Creating Ubuntu Malware with Chain Reactor for Threat Modeling

In the last few years I’ve had the opportunity to stand up many small internet facing servers for banks and insurance companies as a contractor. It was interesting to learn about their compliance issues. In particular I enjoyed independent security reviews done on my servers.

After a while it felt like I was testing the testers. What different companies would ask about or scan for. Did they want the WAF off, etc. Defense was interesting but then thought it would be fun to look at options for playing offense and came across interesting work by Red Canary utilizing Mitre’s ATT&CK matrix.

In a nutshell they’ve automated threat modeling with Atomic Red Team. You’re in a space that has a specific threat actor. They can act just like the bad guy. For those with a combative or self defense background, it’s similar scenario training. Tests can be run manually or integrated in a dev tool chain.

They have a project called Chain Reactor that caught my eye. Quote: “Chain Reactor is an open source framework for composing executables that can simulate adversary behaviors and techniques on Linux endpoints”.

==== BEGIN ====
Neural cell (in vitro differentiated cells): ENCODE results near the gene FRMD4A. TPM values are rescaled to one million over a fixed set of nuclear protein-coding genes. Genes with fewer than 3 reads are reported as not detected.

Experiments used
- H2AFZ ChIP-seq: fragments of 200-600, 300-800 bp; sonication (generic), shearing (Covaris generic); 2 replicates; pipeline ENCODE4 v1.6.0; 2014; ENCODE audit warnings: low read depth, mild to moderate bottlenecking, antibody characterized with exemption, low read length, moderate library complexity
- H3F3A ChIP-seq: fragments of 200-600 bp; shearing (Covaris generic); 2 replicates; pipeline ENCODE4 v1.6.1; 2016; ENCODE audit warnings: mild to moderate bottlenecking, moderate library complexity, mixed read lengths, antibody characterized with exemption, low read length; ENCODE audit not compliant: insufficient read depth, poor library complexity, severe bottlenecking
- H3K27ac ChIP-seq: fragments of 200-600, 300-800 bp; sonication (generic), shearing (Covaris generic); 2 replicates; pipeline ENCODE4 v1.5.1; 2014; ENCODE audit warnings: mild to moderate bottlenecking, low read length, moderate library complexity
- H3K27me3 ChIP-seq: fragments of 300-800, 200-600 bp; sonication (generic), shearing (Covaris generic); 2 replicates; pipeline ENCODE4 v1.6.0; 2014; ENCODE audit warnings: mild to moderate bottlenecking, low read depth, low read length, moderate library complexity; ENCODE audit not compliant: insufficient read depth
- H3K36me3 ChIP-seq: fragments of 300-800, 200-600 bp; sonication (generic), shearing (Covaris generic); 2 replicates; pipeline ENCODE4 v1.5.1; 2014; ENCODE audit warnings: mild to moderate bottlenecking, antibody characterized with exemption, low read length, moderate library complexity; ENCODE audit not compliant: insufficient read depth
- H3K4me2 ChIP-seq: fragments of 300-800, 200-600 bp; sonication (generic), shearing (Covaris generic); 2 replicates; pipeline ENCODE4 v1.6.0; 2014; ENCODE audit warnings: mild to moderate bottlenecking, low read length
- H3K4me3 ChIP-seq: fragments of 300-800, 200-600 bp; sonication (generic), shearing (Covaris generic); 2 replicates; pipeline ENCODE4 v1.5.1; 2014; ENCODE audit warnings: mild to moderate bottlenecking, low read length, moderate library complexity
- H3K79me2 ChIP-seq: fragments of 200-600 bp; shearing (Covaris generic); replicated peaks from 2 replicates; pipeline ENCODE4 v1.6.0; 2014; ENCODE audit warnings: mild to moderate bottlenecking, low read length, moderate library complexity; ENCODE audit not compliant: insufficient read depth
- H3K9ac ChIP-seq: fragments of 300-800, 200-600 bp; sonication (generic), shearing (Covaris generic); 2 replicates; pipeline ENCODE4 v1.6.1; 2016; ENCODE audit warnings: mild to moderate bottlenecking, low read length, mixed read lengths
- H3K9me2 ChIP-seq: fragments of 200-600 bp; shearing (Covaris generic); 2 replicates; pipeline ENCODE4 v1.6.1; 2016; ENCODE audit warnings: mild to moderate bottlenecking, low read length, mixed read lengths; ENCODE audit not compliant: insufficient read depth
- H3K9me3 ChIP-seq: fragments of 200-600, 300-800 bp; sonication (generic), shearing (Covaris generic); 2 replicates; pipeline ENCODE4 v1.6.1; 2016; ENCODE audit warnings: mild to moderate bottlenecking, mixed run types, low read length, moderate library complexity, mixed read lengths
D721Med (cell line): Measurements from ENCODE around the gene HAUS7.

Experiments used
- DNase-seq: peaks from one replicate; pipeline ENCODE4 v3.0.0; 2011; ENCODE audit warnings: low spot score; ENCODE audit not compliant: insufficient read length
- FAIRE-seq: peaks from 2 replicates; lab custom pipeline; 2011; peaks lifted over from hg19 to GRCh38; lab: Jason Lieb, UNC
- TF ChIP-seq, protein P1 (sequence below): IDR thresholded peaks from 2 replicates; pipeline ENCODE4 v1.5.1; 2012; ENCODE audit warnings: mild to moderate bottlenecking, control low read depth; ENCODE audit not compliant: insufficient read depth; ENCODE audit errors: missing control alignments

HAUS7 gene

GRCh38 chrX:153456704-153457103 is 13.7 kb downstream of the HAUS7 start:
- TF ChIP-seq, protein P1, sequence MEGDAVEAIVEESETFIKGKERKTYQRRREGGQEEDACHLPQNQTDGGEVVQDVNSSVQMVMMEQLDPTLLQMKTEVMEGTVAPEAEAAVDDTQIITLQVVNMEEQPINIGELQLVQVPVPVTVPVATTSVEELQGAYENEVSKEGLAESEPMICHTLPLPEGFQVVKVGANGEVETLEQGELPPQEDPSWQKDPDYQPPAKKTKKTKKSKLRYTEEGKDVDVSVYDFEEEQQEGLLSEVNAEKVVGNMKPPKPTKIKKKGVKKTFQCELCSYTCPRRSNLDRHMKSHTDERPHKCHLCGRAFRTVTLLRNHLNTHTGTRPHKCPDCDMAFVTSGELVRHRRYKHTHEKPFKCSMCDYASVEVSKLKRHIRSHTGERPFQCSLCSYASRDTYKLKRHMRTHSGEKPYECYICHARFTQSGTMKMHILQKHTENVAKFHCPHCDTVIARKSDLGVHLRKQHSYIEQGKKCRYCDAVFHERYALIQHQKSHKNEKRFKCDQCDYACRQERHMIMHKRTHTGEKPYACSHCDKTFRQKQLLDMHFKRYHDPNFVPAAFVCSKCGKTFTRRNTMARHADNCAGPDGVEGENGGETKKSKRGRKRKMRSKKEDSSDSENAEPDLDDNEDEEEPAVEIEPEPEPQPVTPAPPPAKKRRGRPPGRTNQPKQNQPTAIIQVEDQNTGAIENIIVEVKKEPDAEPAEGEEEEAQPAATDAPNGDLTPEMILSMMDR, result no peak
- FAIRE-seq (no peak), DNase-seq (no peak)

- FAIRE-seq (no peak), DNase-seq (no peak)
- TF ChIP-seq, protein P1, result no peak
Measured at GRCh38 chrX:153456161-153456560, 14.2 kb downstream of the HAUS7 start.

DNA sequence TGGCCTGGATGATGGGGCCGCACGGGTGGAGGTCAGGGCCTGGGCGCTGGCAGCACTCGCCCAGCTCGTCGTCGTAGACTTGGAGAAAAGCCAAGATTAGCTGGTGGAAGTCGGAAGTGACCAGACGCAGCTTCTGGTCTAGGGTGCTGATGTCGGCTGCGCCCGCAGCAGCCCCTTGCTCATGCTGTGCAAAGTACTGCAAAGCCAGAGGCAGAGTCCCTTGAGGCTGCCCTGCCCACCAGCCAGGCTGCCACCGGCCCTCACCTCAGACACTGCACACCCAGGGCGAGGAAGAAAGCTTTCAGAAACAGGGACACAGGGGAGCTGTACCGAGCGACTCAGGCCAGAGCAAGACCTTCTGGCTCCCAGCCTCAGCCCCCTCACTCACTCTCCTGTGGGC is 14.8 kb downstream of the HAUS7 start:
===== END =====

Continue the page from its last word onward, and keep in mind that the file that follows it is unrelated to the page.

On my Ubuntu laptop there was one dependency to install and then run make. They use python and json configuration text for ELF executable creation. This makes their tools very easy to get up to speed on. I love projects that have good on boarding docs and use standard tooling.

Following the example in and building worked on the first try.

cd <insert_path>/chain-reactor-master

touch reaction.json

    "name": "simple_reaction",
    "atoms": [

touch atoms.json

        "name" : "HIDDEN-PROCESS-EXEC",
        "execve" : [ "mkdir", "-p", "/tmp/.hidden" ],
        "copy" : [ "/proc/self/exe", "/tmp/.hidden/.chain_reactor_hidden" ],
        "execveat" : [ "/tmp/.hidden/.chain_reactor_hidden", "exit" ],
        "remove" : [ "/tmp/.hidden" ]

python3 compose_reaction atoms.json reaction.json <output_name_for_executable>


Terminal will output success or failure of the commands aka quarks. Worth checking out these projects if you haven’t already.

One thought on “Creating Ubuntu Malware with Chain Reactor for Threat Modeling

Comments are closed.